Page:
Description of the clinical pictures of patients colonized or infected by ESBL-producing Enterobacteriaceae isolates and admitted to hospital are rather limited in Europe; however, depicting the clinical patterns associated with the carriage of ESBL-producing isolates may allow healthcare providers to identify more rapidly at risk patients. Researchers say this matter is of particular concern because of the growing proportion of ESBL-producing Enterobacteriaceae species isolates worldwide.
Didier Schoevaerdts, of the Department of Geriatric Medicine, Cliniques Universitaires UCL de Mont-Godinne, in Belgium, and colleagues, undertook a descriptive analysis of 114 consecutive patients in whom ESBL-producing Enterobacteriaceae isolates were collected from clinical sample over a 20-month period. Clinical data were collected through retrospective analysis of medical record charts. Microbiological cultures were carried out by standard laboratory methods. The research was published in BMC Infectious Diseases.
The researchers report that the proportion of ESBL-producing Enterobacteriaceae strains after exclusion of duplicate isolates was 4.5 percent and the incidence rate was 4.3 cases/1,000 patients admitted. Two-thirds of the patients were aged over 65 years and 13 percent (n=15) were living in nursing homes. Sixty-nine patients (61 percent) were considered clinically infected. The number and severity of co-morbidities was high, particularly including diabetes mellitus and chronic renal insufficiency. Other known risk factors for ESBL colonization or infection such as prior antibiotic exposure, urinary catheter or previous hospitalization were often found. The four main diagnostic categories were: urinary tract infections, lower respiratory tract infections, septicaemia and intra-abdominal infections. For hospitalized patients, the median hospital length of stay was 22 days and the average mortality rate during hospitalization was 13 percent (Confidence Interval 95%: 6-20). Escherichia coli, by far, accounted as the most frequent ESBL-producer (77/114; [68%]) while CTX-M-1 group (mostly including CTX-M-15) was the most prevalent ESBL enzyme (n=56).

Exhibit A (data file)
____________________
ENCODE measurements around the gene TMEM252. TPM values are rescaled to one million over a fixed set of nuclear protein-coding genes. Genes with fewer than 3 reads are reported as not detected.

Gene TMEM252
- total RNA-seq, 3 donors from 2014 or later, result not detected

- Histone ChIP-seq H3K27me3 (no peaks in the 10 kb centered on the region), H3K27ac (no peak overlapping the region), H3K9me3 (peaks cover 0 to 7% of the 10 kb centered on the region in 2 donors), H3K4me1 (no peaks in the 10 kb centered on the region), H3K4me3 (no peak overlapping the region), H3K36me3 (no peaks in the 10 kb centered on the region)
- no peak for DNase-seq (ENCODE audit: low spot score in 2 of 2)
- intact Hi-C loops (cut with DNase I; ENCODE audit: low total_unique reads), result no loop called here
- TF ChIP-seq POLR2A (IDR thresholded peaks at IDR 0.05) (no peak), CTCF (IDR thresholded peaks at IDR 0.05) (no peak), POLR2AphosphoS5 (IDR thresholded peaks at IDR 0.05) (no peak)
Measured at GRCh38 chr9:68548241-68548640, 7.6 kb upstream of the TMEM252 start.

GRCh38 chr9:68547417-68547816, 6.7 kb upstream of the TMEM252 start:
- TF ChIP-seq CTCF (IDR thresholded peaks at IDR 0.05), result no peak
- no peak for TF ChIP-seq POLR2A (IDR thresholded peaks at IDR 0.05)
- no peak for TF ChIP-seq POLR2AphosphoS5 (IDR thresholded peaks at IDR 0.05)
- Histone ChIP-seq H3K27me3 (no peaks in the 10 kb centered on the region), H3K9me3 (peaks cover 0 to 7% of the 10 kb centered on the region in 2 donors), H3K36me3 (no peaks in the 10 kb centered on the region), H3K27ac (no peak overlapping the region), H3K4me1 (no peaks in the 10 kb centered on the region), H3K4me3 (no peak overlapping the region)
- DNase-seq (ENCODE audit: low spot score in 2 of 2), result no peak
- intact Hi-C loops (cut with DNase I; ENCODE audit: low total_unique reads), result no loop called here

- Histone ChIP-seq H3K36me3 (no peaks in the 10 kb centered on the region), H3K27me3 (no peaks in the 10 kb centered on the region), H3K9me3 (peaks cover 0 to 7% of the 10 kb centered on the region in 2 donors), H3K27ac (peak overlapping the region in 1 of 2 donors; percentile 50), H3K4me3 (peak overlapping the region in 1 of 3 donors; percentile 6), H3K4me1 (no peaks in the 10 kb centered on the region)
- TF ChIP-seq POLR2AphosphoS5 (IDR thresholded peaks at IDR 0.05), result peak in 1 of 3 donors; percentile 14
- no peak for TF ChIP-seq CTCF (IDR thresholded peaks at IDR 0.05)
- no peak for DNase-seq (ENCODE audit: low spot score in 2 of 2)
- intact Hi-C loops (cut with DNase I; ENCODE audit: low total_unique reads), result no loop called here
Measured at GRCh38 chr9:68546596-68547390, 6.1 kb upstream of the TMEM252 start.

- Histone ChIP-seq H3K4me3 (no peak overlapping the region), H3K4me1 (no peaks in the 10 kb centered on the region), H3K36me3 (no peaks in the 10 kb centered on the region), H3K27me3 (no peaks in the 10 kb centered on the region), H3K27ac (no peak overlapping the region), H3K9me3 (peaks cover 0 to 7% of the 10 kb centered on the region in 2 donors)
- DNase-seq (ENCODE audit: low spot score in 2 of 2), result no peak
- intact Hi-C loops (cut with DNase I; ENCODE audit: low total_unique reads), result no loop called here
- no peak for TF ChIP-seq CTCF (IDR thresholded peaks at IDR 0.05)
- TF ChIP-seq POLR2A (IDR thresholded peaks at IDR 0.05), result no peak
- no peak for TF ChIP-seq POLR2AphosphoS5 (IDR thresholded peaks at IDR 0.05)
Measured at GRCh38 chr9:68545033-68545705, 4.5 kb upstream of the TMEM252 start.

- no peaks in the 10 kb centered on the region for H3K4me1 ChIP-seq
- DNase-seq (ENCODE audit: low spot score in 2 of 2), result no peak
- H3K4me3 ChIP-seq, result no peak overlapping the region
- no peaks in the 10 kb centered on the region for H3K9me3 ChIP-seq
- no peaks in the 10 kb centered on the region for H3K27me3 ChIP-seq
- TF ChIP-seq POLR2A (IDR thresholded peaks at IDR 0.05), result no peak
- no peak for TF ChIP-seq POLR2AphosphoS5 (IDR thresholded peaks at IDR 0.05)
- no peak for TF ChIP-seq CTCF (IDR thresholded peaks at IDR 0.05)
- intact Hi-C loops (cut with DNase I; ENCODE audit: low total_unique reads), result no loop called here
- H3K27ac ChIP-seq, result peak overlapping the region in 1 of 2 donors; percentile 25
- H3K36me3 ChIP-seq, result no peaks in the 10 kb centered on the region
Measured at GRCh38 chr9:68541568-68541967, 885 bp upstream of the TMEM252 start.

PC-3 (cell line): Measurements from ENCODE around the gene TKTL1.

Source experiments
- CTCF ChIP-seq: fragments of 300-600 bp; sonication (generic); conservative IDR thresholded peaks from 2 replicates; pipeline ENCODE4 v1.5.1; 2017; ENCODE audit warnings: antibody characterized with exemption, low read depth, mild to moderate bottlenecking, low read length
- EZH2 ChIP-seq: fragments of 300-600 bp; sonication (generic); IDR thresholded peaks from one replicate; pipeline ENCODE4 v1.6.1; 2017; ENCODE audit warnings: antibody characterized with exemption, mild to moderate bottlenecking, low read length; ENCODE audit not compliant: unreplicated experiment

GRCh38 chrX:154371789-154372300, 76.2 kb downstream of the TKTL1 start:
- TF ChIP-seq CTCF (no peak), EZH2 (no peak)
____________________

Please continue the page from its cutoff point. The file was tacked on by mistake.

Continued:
The researchers add that in this retrospective study, the clinical profiles of patients carrying ESBL-producing Enterobacteriacae is characterized by a high prevalence rate of several major co-morbidities and potential known risk factors. In this group of patients, both the length of hospital stay and overall hospital mortality rates were particularly high. A prospective case-control matched study should be designed and performed in order to control for possible inclusion bias.
Reference: Schoevaerdts D, Bogaerts P, Grimmelprez A, Hubert MD, Delaere B, Jamart J, Swine C and Glupczynski Y. Clinical profiles of patients colonized or infected with extended-spectrum beta-lactamase producing Enterobacteriaceae isolates: a 20 month retrospective study at a Belgian University Hospital. BMC Infectious Diseases 2011, 11:12doi:10.1186/1471-2334-11-12.